As already discussed, the apex court in 2008 categorically held that there cannot be any reservation in post graduate courses but the governments, since 2008, for the sake of pleasing a certain class of citizens, never implemented the judgement of Supreme Court. The recent notification which is challenged in NEET reservation case is blatantly in the violation of 5-judge bench judgement in Ashok Kumar Thakur case. After Ashok Kumar Thakur case, State cannot grant OBC reservation in Post-Graduation [PG] courses.

The act of State granting OBC reservation in NEET PG examination itself amounts to wilful disobedience of Hon'ble apex court's order and hence can be concluded as contempt of court.

Also, when executives fail to implement the order of court, the same court is duty bound to enforce the law and protect the interests of the citizens. The petitioners in NEET-reservation case approached the Supreme Court with this objective that judgment of Ashok Kumar Thakur be enforced in letter and spirit on the foundation of stare decisis and 27% OBC reservation in NEET PG courses would be stayed by Hon'ble apex court.

But to the utter surprise, Hon'ble Supreme Court (Division bench) ignored the Ashok Kumar Thakur case and upheld the validity of 27% OBCs reservation in NEET-PG courses. It is to be noted that even if the petitioners had failed to argue the ratio decidendi of Ashok Kumar Thakur case, then also, Hon'ble Supreme Court should have considered the judgement of 5-Judge bench in Ashok Kumar Thakur case.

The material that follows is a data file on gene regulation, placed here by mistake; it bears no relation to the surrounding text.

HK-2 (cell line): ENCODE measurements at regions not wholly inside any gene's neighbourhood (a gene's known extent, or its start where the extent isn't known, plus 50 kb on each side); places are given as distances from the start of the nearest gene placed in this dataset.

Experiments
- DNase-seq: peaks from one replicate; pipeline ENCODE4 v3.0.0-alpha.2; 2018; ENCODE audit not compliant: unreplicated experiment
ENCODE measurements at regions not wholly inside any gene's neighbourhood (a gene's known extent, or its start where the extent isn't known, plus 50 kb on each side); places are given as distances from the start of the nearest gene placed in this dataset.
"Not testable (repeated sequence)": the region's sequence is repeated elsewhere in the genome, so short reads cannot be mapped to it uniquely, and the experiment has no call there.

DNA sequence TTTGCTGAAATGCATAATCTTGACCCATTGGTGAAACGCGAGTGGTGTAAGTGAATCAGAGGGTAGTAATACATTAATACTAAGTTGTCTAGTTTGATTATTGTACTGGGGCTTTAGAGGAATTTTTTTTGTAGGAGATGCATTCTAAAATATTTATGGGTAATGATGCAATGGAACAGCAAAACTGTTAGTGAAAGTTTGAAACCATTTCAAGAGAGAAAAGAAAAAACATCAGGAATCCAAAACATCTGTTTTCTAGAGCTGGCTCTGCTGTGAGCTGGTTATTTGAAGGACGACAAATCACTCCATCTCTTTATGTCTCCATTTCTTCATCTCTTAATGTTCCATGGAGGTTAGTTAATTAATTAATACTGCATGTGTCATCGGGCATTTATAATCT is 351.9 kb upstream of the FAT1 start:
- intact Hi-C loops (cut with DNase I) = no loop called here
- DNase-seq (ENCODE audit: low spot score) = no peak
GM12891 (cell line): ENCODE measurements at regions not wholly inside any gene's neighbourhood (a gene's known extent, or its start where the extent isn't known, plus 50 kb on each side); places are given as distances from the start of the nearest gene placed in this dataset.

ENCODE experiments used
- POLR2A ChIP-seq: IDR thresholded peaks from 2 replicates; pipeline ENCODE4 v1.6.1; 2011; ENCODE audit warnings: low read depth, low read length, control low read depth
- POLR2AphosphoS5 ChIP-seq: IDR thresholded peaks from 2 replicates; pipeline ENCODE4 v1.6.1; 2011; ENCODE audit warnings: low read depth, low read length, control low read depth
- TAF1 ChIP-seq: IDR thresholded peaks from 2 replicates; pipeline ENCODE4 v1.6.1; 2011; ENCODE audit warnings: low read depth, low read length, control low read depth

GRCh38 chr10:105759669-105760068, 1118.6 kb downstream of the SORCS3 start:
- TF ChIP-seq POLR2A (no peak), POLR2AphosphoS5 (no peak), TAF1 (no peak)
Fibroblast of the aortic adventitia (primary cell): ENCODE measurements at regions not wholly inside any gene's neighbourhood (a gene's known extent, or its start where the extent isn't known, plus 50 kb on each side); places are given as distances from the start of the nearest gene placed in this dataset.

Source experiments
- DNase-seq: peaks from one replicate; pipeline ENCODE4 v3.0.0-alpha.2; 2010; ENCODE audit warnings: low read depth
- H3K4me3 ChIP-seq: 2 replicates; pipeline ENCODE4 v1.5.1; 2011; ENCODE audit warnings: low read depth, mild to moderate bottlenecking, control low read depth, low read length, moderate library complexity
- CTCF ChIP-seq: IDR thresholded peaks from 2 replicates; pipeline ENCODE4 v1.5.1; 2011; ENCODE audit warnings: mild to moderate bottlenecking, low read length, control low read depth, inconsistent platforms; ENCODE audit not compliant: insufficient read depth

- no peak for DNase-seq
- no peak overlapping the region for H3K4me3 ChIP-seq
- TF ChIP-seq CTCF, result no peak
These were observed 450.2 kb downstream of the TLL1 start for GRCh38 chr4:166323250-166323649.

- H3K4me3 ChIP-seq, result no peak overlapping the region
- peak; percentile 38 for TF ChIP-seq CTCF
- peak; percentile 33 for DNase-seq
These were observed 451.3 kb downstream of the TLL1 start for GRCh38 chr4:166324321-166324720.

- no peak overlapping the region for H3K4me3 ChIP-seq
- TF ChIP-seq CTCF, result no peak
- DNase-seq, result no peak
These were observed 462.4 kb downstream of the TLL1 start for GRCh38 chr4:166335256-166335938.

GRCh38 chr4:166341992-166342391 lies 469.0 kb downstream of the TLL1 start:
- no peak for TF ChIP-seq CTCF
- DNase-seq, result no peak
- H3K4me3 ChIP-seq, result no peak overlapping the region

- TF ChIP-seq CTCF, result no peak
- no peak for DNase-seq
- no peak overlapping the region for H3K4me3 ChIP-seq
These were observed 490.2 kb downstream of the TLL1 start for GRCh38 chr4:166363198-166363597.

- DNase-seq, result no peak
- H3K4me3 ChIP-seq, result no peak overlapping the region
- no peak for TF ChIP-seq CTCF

The recent order of the Supreme Court was passed without taking cognizance of already settled law in Ashok Kumar Thakur case. Whatever the reasons were assigned by division bench of Supreme Court to upheld the 27% OBC reservation in NEET PG examination, 2-judge bench of Supreme Court cannot by-pass the law laid down by 5-judge bench of Supreme Court.

Judicial wisdom and propriety demand that the 2-Judge bench in NEET-PG case must have aligned with the ratio decidendi of the Ashok Kumar Thakur case.
After Ashok Kumar thakur case, four petitions were filed in different High courts across India only on the ground that OBC reservation is impermissible in post graduate courses as per the Ratio Decendi of Ashok Kumar Thakur case.

On the basis of this sole argument, Calcutta High court in W.P(C) No.8872/2008 titled as Sayan Guha vs. Union of India, stayed OBC reservation in IIM Calcutta [post-graduation course]. The stay order of Hon'ble Calcutta High court also corroborates the fact that division bench of Hon'ble supreme court in NEET PG case bye-passed the law laid down by 5-judge bench in Ashok Kumar Thakur case.

By not following the principle of stare decisis division bench of Hon'ble apex court in NEET PG case has done great disservice to the rights of the non-OBC post-graduate admission seeking students.

The authors clarify that the objective of this article is to discuss the academic moot question related to doctrine of stare decisis and not the merit of the case.

Written By:
  1. Nishant Khatri is a Delhi-based lawyer and
    Email:  [email protected]
  2. Hari Mudgil is a Scholar
    Email: [email protected]